Analysis of preclinical research helps pinpoint barriers to translation of findings into human trials
More than 21 million people in the United States suffer from cartilage damage, and if left untreated, cartilage defects can cause disability and more widespread joint disease. In recent years, scientists have focused on development of new treatments for cartilage repair. But in the past two decades there has been little to no adherence to the recommendations published by U.S. and European regulatory agencies on the manner in which translational research is conducted and reported in large animal models used to study cartilage repair. A team led by researchers from the Perelman School of Medicine at the University of Pennsylvania detailed their findings, and their recommendations for better compliance, in a paper published in this week's Science Translational Medicine.
The team analyzed three sets of regulatory guidance documents published by the U.S. Food and Drug Administration, the European Medicines Agency, and the American Society for Testing and Materials, which provide recommendations on how large animal studies should be performed and reported in order to streamline translation to clinical trials. The team evaluated 114 large animal studies - specifically cartilage repair in horses, sheep, pigs, dogs, and goats - published over the past two decades to determine whether researchers were conducting and reporting on all of the data points recommended in these guidelines. Studies were scored based on adherence to 24 categories extracted from the guidance documents, relating to set up and description of the model - such as animal age, gender, and weight, as well as study duration and lesion size - and to the methods used for determining successful outcomes - including tissue and immune response, and whether a follow-up MRI or clinical evaluation were performed. Results showed that there was little to no impact of the publication of the guidance documents on the level of adherence of the large animal studies reviewed.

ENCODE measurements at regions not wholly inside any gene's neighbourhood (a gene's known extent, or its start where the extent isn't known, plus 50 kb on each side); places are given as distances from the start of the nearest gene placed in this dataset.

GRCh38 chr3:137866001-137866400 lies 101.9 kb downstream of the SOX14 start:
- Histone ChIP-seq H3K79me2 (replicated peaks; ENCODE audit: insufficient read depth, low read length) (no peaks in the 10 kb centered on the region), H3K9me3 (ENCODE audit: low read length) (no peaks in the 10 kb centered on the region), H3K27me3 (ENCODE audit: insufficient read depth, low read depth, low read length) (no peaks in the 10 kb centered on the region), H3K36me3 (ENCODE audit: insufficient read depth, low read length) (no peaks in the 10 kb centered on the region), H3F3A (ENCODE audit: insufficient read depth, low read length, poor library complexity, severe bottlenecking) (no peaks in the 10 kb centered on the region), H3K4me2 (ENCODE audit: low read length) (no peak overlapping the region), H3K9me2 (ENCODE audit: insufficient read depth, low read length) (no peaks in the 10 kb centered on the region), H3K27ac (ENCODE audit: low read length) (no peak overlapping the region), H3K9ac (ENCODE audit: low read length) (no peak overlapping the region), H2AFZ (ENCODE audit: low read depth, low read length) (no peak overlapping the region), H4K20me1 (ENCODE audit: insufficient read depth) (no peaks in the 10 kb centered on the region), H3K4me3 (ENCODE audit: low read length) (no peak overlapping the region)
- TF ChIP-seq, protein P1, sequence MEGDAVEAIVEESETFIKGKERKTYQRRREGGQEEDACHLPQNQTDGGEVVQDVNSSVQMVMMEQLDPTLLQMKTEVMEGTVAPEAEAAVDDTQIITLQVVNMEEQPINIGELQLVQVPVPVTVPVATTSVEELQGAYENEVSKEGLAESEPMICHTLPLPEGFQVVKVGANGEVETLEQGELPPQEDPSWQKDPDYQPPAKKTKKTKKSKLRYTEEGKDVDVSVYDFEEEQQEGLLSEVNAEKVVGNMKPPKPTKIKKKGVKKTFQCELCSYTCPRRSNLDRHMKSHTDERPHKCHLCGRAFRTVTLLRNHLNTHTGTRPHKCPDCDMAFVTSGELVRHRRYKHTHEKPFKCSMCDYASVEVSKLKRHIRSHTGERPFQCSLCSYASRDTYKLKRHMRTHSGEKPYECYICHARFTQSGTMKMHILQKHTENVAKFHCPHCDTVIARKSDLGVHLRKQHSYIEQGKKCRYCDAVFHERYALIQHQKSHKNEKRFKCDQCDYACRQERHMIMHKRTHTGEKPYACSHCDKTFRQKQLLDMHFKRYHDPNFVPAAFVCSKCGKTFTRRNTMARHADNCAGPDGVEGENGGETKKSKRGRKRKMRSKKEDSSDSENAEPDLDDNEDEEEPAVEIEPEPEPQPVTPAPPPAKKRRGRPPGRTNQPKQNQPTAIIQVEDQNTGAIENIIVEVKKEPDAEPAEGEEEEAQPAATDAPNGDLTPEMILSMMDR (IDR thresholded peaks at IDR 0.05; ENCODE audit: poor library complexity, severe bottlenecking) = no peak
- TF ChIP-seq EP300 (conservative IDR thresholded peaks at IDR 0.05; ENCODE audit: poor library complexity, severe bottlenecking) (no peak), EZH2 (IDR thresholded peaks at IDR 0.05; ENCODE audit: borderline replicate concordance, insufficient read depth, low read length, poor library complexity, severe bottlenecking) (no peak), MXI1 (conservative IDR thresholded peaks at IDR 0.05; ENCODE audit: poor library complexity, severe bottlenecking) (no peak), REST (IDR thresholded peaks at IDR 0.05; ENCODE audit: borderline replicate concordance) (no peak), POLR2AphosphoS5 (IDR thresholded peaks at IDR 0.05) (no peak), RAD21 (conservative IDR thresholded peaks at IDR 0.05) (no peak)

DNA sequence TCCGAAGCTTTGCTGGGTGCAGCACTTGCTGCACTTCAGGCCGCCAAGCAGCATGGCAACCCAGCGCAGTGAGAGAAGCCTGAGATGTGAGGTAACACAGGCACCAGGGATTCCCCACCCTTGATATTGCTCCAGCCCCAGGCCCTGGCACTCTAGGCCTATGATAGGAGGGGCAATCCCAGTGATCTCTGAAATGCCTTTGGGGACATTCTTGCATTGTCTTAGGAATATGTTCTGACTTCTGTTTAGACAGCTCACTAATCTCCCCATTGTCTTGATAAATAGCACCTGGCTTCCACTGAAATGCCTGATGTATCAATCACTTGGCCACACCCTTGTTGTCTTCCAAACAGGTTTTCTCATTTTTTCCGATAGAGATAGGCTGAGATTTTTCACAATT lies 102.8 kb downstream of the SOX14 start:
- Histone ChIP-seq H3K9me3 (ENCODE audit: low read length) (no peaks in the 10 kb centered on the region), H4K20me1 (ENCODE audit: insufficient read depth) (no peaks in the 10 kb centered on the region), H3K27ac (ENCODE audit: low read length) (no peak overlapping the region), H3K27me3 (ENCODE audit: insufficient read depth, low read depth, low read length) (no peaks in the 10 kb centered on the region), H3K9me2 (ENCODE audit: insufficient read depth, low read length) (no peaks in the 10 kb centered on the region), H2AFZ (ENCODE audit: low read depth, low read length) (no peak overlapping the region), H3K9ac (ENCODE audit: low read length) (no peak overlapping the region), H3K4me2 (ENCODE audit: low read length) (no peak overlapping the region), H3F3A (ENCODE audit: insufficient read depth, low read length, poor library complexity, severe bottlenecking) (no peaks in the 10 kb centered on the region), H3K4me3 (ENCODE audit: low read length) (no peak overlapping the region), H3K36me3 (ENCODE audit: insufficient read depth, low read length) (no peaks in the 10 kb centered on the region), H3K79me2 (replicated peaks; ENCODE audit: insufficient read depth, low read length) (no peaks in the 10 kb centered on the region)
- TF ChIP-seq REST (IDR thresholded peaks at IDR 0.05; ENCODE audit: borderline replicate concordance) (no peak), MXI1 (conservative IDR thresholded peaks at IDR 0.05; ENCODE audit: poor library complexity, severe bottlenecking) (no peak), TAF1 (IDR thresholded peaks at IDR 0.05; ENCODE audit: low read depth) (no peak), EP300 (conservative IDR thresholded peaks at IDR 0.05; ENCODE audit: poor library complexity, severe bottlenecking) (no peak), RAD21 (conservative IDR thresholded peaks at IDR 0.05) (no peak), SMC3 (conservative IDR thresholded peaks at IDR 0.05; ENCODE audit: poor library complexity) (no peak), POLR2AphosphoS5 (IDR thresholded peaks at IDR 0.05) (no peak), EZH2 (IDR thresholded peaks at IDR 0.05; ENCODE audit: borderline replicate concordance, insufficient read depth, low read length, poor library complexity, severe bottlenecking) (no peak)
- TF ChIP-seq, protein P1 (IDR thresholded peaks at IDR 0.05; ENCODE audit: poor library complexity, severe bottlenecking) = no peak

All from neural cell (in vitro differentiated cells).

"When we started this project, we assumed that there would be strong positive correlation between the publication of the guidance documents and the level of adherence to these guidelines following publication," said Robert Mauck, PhD, an associate professor of Orthopedic Surgery and Bioengineering and director of Penn's McKay Orthopaedic Research Laboratory. "However when we completed our analysis, we were surprised to find that for the large animal studies we examined, most did not follow the guidelines to any great extent. This got us thinking about the reasons behind the lack of adherence, and the steps that could be taken to help the field more closely align with these recommendations."
Through their analysis, the research team, which also included Christian Pfeifer, MD, of the Regensburg University Medical Center and Matthew Fisher, PhD, of North Carolina State University and the University of North Carolina at Chapel Hill, former postdoctoral fellows in the McKay Orthopaedic Research Laboratory, found that study descriptor categories were met at an adherence rate of approximately 75 percent. However, adherence fell to roughly 40 percent when evaluating study outcomes. The team noted that these measured outcomes--whether they were performed or not--are often influenced by a study's goals. And finances, study duration, and study outcomes often differed greatly depending on whether the study examined was a pilot trial or a larger study.
Researchers note that while the larger, so-called pivotal trials are the most informative for translational studies, pilot trials are equally as important for the development of new treatments. However, this study suggests that there should be definitive classifications for pilot trials to better differentiate the two approaches, and to highlight those studies that are closer to impacting clinical practice.
"An additional level of adherence to guidance documents will ultimately improve translation from large animal models to human trials," said James L. Carey, MD, MPH, an assistant professor of Orthopaedic Surgery and director of the Penn Center for Advanced Cartilage Repair and Osteochondritis Dissecans Treatment. "With such a considerable focus of developing new treatments for cartilage repair, critical evaluation of pivotal large animal models can often highlight the safety and efficacy of these emerging therapies. For these studies to be most efficacious, we should all focus efforts on outcomes that are most important in predicting success for clinical translation."
The team of researchers included one of their own recent large animal studies in their analysis, and found their results to be in line with the rest of the field: 73 percent adherence for study descriptors, 42 percent for study outcomes, and 56 percent for overall adherence to recommendations. Based on their data and experiences in translational large animal studies, the team concluded that the field lacks a consensus for measuring and reporting study outcomes, and suggests that additional resources be focused on this field and a standardized reporting structure be implemented and followed, in order to increase the pace of translation of promising new therapies into clinical trials.